Tuesday, 15 January 2013

Guest Blog with Philip Craggs





I'm handing my blog over for the day to Philip Craggs - Manchester-based writer and editor. He's just edited 'The Casebook of the Manleigh Halt Irregulars' for Obverse Books, which is a cross-genre mystery / time travel anthology for Obverse Books. Here's Phil:



"I didn’t pay too much attention to it at first.

"A Facebook friend was posting updates on the health of his friend Matt who was seriously ill. I tend to read everything that comes up on my Facebook page even if it relates to people I don’t know – it’s like seeing someone you work with out with their friends and noticing the differences in the way they dress and talk. So, I ended up following Matt’s daily fight for life, one day better, the next worse, right up until the day he lost it when for the first time his surname was mentioned – Kimpton. And suddenly Matt stopped being a stranger. I’d never met him, but only a couple of months before he’d submitted the final draft of a short story he’d written for my first collection as an editor. It’s a beautiful piece of work and I’d genuinely been looking forward to Matt seeing what was surely going to be a wonderful reaction from the book’s readers.  There is no doubt in my mind that Matt would have gone on to be widely published had he not passed away, and his passing gave the final parts of the editing process a bittersweet edge.

"I first became involved with Obverse Books when I received an e-mail from its founder Stuart Douglas in 2009 asking me if I wanted to submit a story idea for their second collection The Panda Book Of Horror. I submitted a proposal for a story that was part Most Haunted, part On The Buses, and it eventually appeared as ‘Just The Ticket’. I was working as the fiction editor of an online magazine called blankpages at the time and when I left Stuart asked me if I would consider editing something for Obverse, should the right project arise. I, of course, said I’d be delighted.

"At the end of 2011 he sent me an e-mail asking if I would edit one of the Obverse Quarterly publications for 2012; The Casebook Of The Manleigh Halt Irregulars, based on a group of characters devised by Stuart who first appeared in Paul’s Iris Wildthyme short story ‘The Delightful Bag’ from The Panda Book Of Horror, and who subsequently had been the focus of Nick Wallace’s ‘The Irredeemable Love’ from Miss Wildthyme and Friends Investigate. The basic concept is this; two policemen from the 1920s, along with a widowed feminist writer and a mysterious old man with more knowledge than he should have find their police station can travel through time – a little way backwards, a longer way forwards. They have adventures, save the day and generally muddle through.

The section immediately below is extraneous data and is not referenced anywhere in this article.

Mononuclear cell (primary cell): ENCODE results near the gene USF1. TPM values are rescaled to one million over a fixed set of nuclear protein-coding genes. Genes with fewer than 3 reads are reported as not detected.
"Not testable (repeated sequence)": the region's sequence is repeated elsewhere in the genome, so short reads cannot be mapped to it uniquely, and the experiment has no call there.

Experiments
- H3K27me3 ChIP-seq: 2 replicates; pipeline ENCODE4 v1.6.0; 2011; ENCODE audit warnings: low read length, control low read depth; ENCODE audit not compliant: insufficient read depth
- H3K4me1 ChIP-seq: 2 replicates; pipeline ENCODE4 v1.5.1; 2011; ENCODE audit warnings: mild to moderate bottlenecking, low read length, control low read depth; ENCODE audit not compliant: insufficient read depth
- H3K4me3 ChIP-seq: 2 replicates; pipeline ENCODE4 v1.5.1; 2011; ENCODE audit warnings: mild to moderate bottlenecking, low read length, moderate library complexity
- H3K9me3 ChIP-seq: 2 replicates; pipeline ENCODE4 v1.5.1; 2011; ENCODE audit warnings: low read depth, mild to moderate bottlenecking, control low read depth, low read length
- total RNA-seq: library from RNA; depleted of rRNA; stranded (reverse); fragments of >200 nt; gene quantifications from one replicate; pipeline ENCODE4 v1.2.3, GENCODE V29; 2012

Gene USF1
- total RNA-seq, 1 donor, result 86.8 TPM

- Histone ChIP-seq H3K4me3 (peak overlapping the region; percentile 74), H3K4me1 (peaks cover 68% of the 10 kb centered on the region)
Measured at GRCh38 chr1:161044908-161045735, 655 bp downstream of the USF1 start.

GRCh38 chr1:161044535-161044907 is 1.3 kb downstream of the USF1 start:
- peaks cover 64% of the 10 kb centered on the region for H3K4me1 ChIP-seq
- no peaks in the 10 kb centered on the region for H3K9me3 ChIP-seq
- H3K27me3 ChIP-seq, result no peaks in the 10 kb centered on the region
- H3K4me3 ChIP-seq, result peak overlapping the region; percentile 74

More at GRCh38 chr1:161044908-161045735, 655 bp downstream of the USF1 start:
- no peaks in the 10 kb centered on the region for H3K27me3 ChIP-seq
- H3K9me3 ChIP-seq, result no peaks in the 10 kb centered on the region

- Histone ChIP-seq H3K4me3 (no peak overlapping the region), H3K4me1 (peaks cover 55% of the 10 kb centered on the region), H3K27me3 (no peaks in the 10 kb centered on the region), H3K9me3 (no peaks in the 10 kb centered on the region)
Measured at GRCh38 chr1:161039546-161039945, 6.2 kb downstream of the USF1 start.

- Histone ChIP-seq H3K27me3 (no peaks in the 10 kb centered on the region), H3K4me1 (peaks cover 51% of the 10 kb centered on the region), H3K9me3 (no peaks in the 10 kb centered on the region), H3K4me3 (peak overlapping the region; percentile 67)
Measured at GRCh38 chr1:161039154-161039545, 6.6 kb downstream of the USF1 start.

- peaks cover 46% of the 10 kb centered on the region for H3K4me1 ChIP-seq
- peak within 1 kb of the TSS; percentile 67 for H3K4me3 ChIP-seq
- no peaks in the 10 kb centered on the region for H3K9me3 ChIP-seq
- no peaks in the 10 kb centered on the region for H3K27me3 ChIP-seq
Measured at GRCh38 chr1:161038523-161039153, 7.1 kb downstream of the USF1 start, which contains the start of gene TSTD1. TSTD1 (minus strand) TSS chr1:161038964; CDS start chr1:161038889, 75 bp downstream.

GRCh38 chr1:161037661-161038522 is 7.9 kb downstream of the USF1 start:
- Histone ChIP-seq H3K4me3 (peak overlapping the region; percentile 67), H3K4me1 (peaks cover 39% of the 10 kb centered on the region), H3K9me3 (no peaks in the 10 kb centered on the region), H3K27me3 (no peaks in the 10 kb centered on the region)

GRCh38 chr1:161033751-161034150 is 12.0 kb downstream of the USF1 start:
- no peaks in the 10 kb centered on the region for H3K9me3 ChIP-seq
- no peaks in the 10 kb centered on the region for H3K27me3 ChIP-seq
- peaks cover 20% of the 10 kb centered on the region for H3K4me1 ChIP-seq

"The brief contained some basic do’s and don’ts and some ideas that Stuart and Paul thought might be good starting points for the book, but from the outset I was told that this would be my project, and as long as I stuck to the basic principles in the briefing document everything else would be left up to me.

"This was a great opportunity for someone who’d never edited a book before. I started by writing my own briefing document for the prospective writers. I made a few initial decisions – five stories, four of which to focus on an individual character to introduce them to the readers before culminating with a more collective piece. I contacted various writers and ended up with a good mix: Kati Szavai who had written a wonderful story that I published in blankpages; Eddie Robson who is an experienced writer of Doctor Who audio drama; Nick Mellish who came to our attention via his own self-published work, and Matt who had written some wonderful stories for Obverse already.

'The joy of the project for me was working with four writers with very different prose styles, senses of humour and ways of approaching the project. All of the writers were extremely receptive to notes and feedback and wrote several drafts each to get their stories right. I hope they’re as happy with the results as I am.

"The book is, of course, dedicated to Matt, whose story concludes the collection. While I’m saddened that I won’t have the opportunity to read any more of his writing or work with him again, I’m at least slightly heartened that he’ll be remembered by those who never knew him for a story that is funny, moving, utterly convincing in detail and wonderfully human."







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